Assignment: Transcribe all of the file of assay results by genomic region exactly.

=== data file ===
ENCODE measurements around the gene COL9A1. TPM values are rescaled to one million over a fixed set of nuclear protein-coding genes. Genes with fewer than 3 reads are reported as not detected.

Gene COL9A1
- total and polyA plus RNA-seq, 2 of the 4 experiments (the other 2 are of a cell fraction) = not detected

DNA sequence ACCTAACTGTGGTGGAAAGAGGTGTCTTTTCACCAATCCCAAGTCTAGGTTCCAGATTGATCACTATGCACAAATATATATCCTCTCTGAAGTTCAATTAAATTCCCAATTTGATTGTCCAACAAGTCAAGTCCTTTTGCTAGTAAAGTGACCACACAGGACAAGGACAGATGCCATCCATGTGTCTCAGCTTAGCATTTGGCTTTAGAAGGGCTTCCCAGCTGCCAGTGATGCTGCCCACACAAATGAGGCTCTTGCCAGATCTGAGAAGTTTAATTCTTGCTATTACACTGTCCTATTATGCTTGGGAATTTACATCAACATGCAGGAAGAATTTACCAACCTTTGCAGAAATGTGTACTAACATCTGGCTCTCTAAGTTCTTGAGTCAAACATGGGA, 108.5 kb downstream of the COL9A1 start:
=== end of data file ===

ENCODE measurements around the gene COL9A1. TPM values are rescaled to one million over a fixed set of nuclear protein-coding genes. Genes with fewer than 3 reads are reported as not detected.

Gene COL9A1
- total and polyA plus RNA-seq, 2 of the 4 experiments (the other 2 are of a cell fraction) = not detected

DNA sequence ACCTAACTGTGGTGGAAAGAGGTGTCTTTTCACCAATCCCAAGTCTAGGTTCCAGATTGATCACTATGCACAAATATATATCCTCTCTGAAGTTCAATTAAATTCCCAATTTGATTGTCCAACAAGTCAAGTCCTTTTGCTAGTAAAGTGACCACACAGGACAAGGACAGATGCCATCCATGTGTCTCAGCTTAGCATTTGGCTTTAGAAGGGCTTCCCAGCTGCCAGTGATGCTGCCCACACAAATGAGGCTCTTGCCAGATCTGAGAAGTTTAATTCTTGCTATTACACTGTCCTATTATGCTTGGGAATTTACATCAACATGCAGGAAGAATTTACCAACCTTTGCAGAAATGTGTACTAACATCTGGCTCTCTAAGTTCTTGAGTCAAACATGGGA, 108.5 kb downstream of the COL9A1 start: